Nigeria, the OPEC member that vies with Angola for the top spot among Africa's oil producing countries, said today that Exxon Mobil, the largest U.S. oil company, has until Thursday to make a decision on three oil-drilling leases in the Niger Delta. Exxon maintains it has already been granted licenses for the exploration blocks.
The company claims it signed agreements in 2009 with the Nigerian government for the long-term renewal of licenses OML 67, 68 and 70, which it operates as part of a joint venture with state-run Nigerian National Petroleum Corp., Reuters reported. The government gave Exxon a week to decide on the leases and that week ends on Thursday.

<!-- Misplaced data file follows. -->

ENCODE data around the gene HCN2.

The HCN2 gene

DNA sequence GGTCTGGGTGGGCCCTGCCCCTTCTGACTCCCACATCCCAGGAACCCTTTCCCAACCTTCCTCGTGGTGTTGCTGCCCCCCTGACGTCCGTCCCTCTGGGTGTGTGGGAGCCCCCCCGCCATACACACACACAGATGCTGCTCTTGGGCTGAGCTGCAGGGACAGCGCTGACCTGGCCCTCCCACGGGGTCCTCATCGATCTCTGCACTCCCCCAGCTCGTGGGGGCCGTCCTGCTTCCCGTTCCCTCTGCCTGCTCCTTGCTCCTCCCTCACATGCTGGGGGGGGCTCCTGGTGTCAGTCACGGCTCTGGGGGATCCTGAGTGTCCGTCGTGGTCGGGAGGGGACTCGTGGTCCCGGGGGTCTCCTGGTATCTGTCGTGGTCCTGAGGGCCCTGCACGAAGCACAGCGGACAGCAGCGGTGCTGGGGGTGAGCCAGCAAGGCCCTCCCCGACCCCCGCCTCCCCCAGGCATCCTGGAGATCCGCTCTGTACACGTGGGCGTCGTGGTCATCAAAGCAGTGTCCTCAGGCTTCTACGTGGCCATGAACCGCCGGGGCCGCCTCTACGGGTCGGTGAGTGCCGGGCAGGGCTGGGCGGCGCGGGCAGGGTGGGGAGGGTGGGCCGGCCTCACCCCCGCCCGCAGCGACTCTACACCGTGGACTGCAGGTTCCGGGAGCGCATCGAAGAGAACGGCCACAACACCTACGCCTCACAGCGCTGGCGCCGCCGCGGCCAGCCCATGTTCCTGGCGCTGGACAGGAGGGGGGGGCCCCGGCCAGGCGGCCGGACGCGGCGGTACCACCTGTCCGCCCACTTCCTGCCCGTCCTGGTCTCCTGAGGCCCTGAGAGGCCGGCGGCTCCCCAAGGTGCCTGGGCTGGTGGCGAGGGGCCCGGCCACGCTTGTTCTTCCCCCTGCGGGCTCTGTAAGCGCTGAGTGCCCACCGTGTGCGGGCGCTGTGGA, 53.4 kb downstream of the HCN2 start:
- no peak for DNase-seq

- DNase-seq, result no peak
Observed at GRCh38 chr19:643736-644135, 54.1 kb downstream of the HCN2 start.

Texas-based Exxon (XOM) said that while it plans to vigorously defend the lease rights it acquired in 2009, it will work with the Nigerian government to alleviate confusion on the matter. The exploration areas that are part of the dispute are in shallow water and have a combined capacity of more than 500,000 barrels per day, according to Reuters.
Nigeria's government has had similar difficulties in the past regarding expired
drilling licenses. Leases with Royal Dutch Shell (RDS-A), the Western oil major with the largest Nigerian footprint, and Chevron (CVX), the second-largest U.S. oil company, have lapsed as a result.